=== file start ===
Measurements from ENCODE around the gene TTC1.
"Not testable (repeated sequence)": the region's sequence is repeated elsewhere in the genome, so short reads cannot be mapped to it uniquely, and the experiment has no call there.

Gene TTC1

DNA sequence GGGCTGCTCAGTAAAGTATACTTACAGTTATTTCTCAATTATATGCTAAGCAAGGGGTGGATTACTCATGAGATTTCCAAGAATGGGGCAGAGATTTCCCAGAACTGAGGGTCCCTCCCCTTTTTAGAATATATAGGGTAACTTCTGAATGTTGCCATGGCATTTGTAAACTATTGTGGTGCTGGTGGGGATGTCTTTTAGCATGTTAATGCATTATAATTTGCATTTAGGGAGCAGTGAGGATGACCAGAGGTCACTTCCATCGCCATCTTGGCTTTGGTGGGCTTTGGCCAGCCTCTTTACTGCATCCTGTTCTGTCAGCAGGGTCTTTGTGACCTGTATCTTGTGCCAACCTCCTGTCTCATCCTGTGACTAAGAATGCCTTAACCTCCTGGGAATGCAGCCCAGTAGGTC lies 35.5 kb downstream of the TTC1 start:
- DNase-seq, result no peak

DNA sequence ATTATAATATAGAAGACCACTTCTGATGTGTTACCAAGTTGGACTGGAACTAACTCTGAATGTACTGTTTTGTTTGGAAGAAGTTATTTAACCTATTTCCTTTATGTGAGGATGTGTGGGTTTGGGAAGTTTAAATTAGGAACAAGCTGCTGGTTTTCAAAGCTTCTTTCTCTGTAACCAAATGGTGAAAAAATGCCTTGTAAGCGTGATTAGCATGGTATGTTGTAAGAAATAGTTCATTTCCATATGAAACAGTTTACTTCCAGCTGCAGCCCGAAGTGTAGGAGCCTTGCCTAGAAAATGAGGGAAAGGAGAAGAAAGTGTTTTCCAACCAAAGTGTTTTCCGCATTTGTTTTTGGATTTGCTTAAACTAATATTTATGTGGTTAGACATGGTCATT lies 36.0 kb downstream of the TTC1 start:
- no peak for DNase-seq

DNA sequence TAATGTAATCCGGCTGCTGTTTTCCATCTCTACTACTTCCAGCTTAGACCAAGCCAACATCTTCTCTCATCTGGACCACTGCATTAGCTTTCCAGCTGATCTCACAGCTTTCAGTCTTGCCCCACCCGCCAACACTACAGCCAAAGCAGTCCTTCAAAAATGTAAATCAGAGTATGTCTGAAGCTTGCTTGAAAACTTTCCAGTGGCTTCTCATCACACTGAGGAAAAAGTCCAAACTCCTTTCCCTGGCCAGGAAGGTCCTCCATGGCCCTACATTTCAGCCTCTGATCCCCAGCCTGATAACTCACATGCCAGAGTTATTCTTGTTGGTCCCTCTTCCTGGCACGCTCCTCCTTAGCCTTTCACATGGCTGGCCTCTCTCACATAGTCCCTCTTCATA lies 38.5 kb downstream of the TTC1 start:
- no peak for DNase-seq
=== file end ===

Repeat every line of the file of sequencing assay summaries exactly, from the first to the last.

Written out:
Measurements from ENCODE around the gene TTC1.
"Not testable (repeated sequence)": the region's sequence is repeated elsewhere in the genome, so short reads cannot be mapped to it uniquely, and the experiment has no call there.

Gene TTC1

DNA sequence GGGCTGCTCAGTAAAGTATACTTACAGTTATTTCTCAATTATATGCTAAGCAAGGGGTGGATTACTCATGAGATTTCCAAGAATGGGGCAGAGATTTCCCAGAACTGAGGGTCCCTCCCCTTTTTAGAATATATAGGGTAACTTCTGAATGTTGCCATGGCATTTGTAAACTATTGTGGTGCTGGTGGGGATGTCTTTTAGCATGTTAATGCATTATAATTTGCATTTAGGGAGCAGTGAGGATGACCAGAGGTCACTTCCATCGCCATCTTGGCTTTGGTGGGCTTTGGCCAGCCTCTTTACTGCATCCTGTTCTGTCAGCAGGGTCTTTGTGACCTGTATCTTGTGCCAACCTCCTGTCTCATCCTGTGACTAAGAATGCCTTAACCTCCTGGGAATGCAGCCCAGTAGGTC lies 35.5 kb downstream of the TTC1 start:
- DNase-seq, result no peak

DNA sequence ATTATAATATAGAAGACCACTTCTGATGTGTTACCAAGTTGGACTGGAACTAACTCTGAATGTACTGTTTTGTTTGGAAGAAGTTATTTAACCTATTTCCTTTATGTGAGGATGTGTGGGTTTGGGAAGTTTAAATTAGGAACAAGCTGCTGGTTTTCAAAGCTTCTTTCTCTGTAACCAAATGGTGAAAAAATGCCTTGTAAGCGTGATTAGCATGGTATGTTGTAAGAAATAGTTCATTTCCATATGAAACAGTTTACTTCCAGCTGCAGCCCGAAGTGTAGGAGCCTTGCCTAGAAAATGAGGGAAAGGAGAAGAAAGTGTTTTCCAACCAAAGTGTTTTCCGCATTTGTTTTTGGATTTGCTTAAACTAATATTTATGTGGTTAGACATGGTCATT lies 36.0 kb downstream of the TTC1 start:
- no peak for DNase-seq

DNA sequence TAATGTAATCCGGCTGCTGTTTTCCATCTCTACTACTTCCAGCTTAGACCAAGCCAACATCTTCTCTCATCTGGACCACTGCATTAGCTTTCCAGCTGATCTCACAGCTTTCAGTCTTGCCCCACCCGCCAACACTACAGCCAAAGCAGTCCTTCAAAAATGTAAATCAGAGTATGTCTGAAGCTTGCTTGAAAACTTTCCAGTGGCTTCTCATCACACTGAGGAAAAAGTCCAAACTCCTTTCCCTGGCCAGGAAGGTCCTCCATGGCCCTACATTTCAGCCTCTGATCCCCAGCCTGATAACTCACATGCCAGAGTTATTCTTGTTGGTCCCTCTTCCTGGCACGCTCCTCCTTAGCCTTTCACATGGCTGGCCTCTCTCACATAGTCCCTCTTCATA lies 38.5 kb downstream of the TTC1 start:
- no peak for DNase-seq